lessons on being still
I like serendipity. The word is perfectly bouncy and it feels magical. I’ve been learning to be still. It’s been a long process with many lessons. I’m not a big fan of being still, but I’ve learned it is necessary.
Recently, I’ve been looking through the book, The Art of Noticing by Rob Walker. Last weekend I decided to go for a color walk, inspired by the book. The challenge is to go for a walk and notice color. I thought I knew the answers before I went: green and dead brown.
At the start of my walk, I noticed sea foam green on the top of a garbage can. I remembered that I used to love sea foam green when I was a little girl. I won’t see much more of that, I thought, since it’s not a color found in nature.
I looked up and was startled to see the color again on the bridge (right photo). It made me smile, but I knew I wouldn’t find it organically. Suddenly, sea foam green began appearing before my eyes. It was in the bark of the cotton wood tree and the color of moss that was growing alongside the creek. It was in the new sprouts alongside of the road and sprinkled in the forest floor, among the dead leaves.
Even though I thought I knew all of the answers before I went for a color walk, I quickly found there were many things I didn’t know. My mind wondered, but it kept snapping back to color each time I spotted sea foam green.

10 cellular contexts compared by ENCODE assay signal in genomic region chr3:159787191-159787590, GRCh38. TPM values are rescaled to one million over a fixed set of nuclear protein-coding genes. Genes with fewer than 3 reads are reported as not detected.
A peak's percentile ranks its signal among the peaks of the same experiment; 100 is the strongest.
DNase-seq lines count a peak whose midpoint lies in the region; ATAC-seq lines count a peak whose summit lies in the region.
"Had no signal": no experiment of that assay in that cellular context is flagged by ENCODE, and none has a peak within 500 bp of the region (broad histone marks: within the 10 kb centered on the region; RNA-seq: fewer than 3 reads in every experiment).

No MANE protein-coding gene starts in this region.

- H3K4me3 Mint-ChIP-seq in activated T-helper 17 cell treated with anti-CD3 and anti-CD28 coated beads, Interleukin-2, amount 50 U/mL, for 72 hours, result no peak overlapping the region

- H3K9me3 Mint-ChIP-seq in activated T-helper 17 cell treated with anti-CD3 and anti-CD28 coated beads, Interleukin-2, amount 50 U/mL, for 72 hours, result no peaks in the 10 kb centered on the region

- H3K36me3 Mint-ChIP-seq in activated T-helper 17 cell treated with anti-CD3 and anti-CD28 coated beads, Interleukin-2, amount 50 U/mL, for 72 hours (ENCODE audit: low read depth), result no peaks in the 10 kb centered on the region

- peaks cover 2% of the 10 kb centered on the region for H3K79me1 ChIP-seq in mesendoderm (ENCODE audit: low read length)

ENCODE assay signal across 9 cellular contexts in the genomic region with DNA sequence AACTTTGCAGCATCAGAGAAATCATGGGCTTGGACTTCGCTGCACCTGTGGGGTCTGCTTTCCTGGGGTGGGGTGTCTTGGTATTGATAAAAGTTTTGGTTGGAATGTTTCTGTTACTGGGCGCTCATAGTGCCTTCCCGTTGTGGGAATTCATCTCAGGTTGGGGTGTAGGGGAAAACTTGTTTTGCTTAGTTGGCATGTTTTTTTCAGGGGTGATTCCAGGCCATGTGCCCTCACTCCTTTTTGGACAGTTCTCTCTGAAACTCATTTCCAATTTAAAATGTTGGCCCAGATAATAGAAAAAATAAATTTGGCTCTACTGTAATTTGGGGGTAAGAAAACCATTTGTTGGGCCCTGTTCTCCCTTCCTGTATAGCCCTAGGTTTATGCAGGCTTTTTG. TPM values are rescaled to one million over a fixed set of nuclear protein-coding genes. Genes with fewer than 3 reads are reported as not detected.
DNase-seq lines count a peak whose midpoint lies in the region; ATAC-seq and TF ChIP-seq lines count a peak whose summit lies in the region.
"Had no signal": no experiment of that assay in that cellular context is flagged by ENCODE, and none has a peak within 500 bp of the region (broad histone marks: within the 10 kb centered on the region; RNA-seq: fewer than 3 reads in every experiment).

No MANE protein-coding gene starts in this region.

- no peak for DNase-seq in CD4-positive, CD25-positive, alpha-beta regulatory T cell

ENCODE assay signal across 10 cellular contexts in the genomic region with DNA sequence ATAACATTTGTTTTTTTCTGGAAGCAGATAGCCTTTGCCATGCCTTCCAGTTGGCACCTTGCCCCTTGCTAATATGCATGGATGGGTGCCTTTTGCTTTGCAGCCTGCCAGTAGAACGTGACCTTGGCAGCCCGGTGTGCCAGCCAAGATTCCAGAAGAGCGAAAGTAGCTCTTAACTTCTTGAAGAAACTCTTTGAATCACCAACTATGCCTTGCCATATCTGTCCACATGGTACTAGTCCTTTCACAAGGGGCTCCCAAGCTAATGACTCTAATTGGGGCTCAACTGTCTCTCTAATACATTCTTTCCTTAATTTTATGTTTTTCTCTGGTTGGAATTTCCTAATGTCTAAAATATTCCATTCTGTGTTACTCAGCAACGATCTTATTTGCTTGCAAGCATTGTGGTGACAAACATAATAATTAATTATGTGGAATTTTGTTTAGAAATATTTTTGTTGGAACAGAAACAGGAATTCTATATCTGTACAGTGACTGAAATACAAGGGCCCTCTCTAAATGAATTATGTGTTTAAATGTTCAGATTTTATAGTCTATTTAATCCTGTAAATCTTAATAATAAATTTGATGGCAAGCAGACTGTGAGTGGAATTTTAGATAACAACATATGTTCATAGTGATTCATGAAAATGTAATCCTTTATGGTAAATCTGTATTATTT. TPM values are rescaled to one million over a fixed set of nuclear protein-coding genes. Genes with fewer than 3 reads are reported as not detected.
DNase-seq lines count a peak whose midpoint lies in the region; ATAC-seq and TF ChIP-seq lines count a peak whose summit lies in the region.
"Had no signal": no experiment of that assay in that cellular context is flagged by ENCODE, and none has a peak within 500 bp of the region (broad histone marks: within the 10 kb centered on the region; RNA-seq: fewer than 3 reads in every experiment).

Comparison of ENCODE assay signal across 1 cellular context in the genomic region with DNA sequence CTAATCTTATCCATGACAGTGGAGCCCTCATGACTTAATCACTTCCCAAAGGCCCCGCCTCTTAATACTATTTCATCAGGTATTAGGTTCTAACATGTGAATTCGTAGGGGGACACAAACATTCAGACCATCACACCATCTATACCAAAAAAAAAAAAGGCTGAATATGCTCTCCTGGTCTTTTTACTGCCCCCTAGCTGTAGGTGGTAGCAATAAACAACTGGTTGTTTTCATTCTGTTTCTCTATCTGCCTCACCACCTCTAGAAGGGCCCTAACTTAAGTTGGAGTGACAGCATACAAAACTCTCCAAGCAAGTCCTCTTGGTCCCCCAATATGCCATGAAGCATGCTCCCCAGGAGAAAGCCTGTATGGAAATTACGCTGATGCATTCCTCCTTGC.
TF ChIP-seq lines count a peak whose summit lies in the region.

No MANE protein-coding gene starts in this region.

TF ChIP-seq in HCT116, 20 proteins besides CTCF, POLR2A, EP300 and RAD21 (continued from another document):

It’s been like that, learning to be still. I thought I knew all of the answers ahead of time, the way of being still. I thought I knew knew knew how to be still. I thought I was good at it, being still. I thought I was good at noticing, but now there’s sea foam green taunting me that I don’t know all I think I know.
It’s been many years since I’ve been an active part of the blogging community. I have very special friends who notice things in the world. As I was noticing sea foam green, I was thinking about them. One of them keeps this as the epigraph of her blog —
The problem with people is they forget that most of the time it’s the small things that count.” (Said by Finch in All the Bright Places by Jennifer Niven.) These are my small things that count.
In a way of serendipity, I’m out on a walk and realizing that the lessons for being still have been growing roots for many years, but are just starting to resonate. I’m just starting to know some things about being still. I’m figuring out more the more I walk and notice things like sea foam green and think about friends who notice small things and noticed me…even when I didn’t know all that I thought I knew.